Petitioner's eligibility for the safety valve provision.
The Court considered but ultimately rejected Attorney
Kalokoh's argument and sentenced Petitioner to the
statutory mandatory minimum sentence of 120 months of
imprisonment. Judgment was entered on November 24, 2015.
September 30, 2016, Petitioner filed a pro se § 2255
motion, arguing that she was entitled to the retroactive
application of Amendment 794 to the United States Sentencing
Guidelines ("USSG"). On November 15, 2016,
Petitioner filed another pro se § 2255 motion, arguing
that she received ineffective assistance of counsel. On
December 6, 2016, Petitioner filed a memorandum of law in
support of her claims of ineffective assistance of counsel.
On December 20, 2016, Petitioner filed a corrected memorandum
of law in support of her claims of ineffective assistance.
prisoner in federal custody may move to vacate, set aside, or
correct her sentence under 28 U.S.C. § 2255. To prevail
under § 2255, a petitioner has the burden of proving by
a preponderance of the evidence that her sentence was imposed
in violation of the Constitution or laws of the United
States, that the Court lacked jurisdiction to impose the
sentence, that the sentence exceeded the maximum authorized
by law, or that the sentence is otherwise subject to
collateral attack. 28 U.S.C. § 2255(a), (f); see
also Miller v. United States, 261 F.2d 546, 547 (4th
Cir. 1958). In deciding a § 2255 motion, the Court may
summarily dismiss the motion without holding an evidentiary
hearing when motion and records conclusively show that the
petitioner is not entitled to relief. United States v.
Magini, 973 F.2d 261, 264 (4th Cir. 1992).
first § 2255 motion, Petitioner asserts that she is
entitled to the retroactive application of Amendment 794 to
the USSG. She contends that under the Amendment, her base
offense level as calculated under the USSG should be reduced
because she was a minor participant in the drug conspiracy.
This claim fails. Amendment 794, which went into effect on
November 1, 2015, amended the commentary to USSG §
3B1.2, dealing with a defendant's role in the offense.
See USSG App. C, Amend. 794, at 116 (Supp. Nov. 1,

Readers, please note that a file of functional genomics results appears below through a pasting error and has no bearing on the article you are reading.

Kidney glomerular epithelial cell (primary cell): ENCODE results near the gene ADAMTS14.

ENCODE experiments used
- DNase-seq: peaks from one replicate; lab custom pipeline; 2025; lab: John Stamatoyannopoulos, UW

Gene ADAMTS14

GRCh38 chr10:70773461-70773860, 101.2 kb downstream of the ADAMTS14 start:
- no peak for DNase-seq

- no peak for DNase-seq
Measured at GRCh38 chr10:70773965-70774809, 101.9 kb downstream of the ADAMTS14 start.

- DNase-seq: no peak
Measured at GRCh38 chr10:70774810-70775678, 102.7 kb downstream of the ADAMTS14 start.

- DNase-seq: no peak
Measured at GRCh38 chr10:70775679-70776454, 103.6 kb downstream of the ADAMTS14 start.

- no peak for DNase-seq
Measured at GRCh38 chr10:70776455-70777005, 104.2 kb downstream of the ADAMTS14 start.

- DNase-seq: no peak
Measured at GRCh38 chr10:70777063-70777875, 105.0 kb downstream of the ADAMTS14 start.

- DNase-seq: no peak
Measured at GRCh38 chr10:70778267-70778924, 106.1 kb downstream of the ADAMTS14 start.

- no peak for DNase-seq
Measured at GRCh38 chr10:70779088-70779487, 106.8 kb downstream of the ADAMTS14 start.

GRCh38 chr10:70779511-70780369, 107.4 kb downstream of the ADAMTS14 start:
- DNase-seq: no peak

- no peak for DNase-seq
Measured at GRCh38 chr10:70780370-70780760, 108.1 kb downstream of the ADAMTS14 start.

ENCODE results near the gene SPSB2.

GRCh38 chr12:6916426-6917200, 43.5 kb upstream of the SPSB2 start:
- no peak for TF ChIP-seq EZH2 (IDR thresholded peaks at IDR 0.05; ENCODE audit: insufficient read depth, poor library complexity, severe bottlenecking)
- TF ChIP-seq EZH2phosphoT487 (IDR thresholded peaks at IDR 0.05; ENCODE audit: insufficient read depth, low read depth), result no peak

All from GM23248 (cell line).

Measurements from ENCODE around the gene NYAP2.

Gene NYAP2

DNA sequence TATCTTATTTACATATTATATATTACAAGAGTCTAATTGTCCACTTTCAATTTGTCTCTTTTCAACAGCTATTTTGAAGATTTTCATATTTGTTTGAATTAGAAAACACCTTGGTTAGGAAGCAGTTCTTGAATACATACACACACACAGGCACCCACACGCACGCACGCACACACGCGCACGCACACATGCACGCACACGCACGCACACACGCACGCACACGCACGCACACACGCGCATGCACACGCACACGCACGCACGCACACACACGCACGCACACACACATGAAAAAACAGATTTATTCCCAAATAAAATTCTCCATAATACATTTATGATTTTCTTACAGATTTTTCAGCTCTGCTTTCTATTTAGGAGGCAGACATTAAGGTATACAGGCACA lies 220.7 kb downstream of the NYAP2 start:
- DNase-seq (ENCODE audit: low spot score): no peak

2015) . Amendment 7 94 introduced a list of non-exhaustive
factors for a sentencing court to consider when determining
whether or not to apply a mitigating role adjustment.
United States v. Gomez-Valle, 828 F.3d 324, 327 (5th
Cir. 2016). The Amendment was intended to clarify §
3B1.2, but it was not a substantive change. Id.
Petitioner cannot claim retroactive application of Amendment
794. As noted above, Amendment 794 went into effect on
November 1, 2015, approximately two weeks prior to
Petitioner's sentencing on November 13, 2015. Thus, on
the date of Petitioner's sentencing, Amendment 794 was in
effect and any benefit she may have derived from it was
available to her. See Dorsey v. United States, 132
S.Ct. 2321, 2332 (2012) (requiring a sentencing judge to use
the version of "the Guidelines Manual in effect on the
date that the defendant is sentenced") (quoting USSG
§ 1B1.11) . Because Amendment 7 94 was in effect at the
time of sentencing, Petitioner fails to state a claim for
§ 2255 relief on this basis. See Raines v. United
States, 423 F.2d 526, 529 (4th Cir. 1970) (stating
"[w]here the files and records conclusively show that
the prisoner is entitled to no relief, summary dismissal is
arguendo Petitioner's § 2255 motion includes the
argument that the sentencing court did not properly apply
Amendment 7 94, such an argument is equally unavailing. A
§ 2255 motion is not the proper vehicle to ask the Court
to apply the factors set forth in Amendment 7 94 in the hopes
of obtaining a sentencing reduction. See United States v.
Addonizio, 442 U.S. 178, 185 (1979) (noting the relief
contemplated by § 2255 "does not encompass all
claimed errors in conviction and sentencing");
United States v. Newbold, 791 F.3d 4 55, 4 59 (4 th
Cir. 2015) (discussing the types of errors that can be
corrected under § 2255 and noting that "ordinary
misapplication of the guidelines"' is not such an
error) (citation and internal quotation marks omitted);
United States v. ...